Attack breakdowns: Premier League, 19 Dec 2017
It feels like enough time has passed to update the club-by-club attack breakdowns. These are explained in detail here, but in summary they are simple scatter graphics that work as follows:
Each graphic shows a club’s main attacking players: those who have:
- Featured for at least a third of their total pitch minutes in the league this season, and
- Taken an average of at least one shot per game.
The size of each player’s bubble is proportional to the percentage of possible minutes that they’ve played.
Each player’s bubble is plotted on a chart with the two axes working like this:
- On the horizontal axis we have their goal threat, based on the “expected goals” value of shots taken per 90 minutes. This is effectively a measure of the combined quality of their goalscoring chances.
- On the vertical axis we have their scoring rate, using a less abstract measure of actual number of goals scored per 90 minutes.
Both axes exclude penalties, as those can massively skew a player’s contribution away from the threat they pose from open play.
There’s a shaded “stripe” which indicates the long-term shot conversion rate of all finishers except the top and bottom 10%, so we can identify those whose performance may be unsustainable (i.e. unlikely to be repeated next season). If a player is above the stripe, they’re converting chances at a rate consistent with someone in the top 10% of finishers, and likewise a player below the line is in the worst 10%. Based on what we know about the specific player, we can therefore take a view on whether we expect their scoring rate to continue.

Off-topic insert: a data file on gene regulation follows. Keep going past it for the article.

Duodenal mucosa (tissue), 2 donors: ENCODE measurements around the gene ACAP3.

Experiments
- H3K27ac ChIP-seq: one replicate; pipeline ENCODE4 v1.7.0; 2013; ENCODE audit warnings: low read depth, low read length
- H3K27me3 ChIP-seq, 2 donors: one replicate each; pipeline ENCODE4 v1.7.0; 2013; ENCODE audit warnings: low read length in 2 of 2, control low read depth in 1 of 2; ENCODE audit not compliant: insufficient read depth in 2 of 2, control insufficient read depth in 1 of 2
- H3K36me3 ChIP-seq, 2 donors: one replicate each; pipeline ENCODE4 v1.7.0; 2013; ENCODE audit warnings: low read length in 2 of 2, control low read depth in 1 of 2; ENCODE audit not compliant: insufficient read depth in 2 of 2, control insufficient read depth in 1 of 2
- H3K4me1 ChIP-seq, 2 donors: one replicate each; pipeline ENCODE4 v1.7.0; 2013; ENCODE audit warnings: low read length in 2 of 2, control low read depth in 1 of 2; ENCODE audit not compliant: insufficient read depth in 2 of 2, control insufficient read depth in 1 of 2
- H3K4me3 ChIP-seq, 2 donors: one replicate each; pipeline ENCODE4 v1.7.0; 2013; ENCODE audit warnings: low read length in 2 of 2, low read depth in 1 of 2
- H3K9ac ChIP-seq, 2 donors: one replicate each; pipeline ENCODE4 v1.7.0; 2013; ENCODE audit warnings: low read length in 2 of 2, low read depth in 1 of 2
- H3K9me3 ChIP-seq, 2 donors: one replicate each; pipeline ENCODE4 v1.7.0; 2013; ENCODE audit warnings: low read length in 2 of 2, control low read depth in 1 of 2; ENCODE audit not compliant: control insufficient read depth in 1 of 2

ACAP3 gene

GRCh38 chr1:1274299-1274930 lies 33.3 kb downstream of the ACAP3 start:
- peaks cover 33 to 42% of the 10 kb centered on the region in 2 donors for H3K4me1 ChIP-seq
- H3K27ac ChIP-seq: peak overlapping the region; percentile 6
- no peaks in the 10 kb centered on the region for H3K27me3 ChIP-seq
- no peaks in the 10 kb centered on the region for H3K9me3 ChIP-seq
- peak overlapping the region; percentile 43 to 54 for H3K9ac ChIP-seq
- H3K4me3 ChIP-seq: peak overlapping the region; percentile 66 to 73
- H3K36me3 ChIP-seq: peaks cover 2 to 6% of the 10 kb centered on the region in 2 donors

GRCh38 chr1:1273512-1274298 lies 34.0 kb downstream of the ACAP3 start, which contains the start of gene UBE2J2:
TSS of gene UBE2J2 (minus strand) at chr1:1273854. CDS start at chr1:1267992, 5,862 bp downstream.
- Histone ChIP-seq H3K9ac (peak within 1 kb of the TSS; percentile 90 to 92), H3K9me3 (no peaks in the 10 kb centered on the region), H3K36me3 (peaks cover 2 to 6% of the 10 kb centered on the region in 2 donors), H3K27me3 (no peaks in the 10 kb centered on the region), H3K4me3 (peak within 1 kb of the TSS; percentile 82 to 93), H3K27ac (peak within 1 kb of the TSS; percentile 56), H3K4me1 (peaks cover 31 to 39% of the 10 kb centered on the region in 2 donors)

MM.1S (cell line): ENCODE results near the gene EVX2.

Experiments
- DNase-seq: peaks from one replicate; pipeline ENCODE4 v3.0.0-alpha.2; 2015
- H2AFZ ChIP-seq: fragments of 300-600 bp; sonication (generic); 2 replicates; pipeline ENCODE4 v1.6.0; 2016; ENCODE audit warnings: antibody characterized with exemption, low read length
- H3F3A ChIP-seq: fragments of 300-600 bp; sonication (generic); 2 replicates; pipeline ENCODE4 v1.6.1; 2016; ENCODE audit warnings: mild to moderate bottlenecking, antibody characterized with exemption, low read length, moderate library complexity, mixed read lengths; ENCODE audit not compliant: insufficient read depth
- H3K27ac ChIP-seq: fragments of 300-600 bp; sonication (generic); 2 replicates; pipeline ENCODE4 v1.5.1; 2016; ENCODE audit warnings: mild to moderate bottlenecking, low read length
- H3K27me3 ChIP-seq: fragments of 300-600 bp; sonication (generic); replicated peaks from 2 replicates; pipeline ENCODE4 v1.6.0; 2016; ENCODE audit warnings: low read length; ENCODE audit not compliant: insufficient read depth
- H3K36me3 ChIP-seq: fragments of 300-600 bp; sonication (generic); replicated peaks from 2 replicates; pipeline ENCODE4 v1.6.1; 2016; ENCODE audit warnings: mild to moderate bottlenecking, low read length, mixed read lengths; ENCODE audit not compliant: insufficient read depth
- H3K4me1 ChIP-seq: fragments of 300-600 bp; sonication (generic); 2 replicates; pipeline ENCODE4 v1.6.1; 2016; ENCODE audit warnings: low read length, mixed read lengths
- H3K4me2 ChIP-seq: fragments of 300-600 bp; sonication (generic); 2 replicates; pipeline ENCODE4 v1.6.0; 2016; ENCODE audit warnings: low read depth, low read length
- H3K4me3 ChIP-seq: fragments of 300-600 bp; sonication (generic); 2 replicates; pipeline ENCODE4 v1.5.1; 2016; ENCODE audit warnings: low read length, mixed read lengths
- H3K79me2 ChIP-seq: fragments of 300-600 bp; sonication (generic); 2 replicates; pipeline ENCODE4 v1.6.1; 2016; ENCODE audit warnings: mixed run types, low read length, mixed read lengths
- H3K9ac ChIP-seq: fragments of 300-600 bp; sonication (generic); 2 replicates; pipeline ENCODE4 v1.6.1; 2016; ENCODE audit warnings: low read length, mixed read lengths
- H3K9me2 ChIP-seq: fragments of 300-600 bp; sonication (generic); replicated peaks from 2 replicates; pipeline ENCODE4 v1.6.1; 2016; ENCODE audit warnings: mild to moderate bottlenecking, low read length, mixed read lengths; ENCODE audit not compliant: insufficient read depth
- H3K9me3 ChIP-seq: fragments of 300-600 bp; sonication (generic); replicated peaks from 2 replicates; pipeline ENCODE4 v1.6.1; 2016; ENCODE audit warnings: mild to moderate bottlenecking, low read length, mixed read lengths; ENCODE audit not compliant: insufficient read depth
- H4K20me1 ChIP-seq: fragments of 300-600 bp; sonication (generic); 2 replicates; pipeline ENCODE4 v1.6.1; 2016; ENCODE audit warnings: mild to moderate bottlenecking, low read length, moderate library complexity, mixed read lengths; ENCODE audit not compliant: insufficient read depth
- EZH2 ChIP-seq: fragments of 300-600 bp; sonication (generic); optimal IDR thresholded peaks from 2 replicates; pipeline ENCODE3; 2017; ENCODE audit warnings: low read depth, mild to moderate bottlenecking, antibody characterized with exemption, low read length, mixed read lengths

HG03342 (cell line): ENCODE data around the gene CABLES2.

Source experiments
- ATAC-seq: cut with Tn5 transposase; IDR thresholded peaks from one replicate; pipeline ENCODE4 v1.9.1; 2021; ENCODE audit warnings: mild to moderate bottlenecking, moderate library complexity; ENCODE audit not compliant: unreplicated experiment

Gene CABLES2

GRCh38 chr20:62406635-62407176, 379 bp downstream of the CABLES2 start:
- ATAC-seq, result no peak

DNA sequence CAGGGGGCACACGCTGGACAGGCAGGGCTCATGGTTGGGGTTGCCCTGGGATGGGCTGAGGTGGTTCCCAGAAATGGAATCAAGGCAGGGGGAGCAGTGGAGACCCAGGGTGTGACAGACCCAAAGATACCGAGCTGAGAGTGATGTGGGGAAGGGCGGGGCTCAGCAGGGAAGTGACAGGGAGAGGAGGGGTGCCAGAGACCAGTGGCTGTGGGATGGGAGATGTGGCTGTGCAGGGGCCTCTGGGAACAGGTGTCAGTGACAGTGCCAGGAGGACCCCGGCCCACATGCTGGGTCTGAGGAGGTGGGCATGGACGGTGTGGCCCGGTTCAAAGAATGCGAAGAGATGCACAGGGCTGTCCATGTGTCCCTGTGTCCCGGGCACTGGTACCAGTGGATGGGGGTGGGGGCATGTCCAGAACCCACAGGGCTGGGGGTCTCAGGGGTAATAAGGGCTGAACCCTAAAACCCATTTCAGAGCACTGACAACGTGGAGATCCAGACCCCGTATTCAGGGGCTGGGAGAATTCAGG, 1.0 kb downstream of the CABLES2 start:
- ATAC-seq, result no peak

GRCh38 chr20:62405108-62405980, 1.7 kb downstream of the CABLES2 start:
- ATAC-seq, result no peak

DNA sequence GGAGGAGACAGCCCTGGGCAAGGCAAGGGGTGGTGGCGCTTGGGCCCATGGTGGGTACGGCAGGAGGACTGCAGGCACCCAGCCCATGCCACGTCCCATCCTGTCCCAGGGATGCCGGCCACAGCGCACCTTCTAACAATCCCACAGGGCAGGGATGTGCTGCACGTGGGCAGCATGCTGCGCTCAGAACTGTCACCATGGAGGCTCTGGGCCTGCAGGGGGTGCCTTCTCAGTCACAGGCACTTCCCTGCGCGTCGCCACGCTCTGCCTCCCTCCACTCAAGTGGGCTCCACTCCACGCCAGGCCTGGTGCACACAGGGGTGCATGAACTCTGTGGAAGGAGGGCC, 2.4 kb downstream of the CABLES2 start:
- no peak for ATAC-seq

To say that Gabriel Jesus has slotted in seamlessly at Man City is an understatement – he looks to be the Premier League’s most dangerous attacker, while Raheem Sterling looks to be on something of a hot streak so far.
Another player outperforming his expected goals numbers – unsurprisingly – is Liverpool‘s Mohamed Salah, who is netting at a phenomenal rate that I suspect won’t last all season. However the quality of chances he’s getting on the end of suggests that he will continue to bang them in at an impressive rate regardless.
Leicester should probably be giving Shinji Okazaki more time on the pitch – even if his scoring rate cools down a bit, he’s still looking far more dangerous than anyone else in the Foxes’ front line. The same can be said for Charlie Austin at Southampton, although I’m not sure how much injuries have played a part in his absences.
Christian Benteke of Crystal Palace is the highest-profile underachiever so far – given his pedigree I’d expect his scoring rate to increase as the season wears on – and if he sticks around I’d also expect more from Arsenal‘s Alexis Sanchez.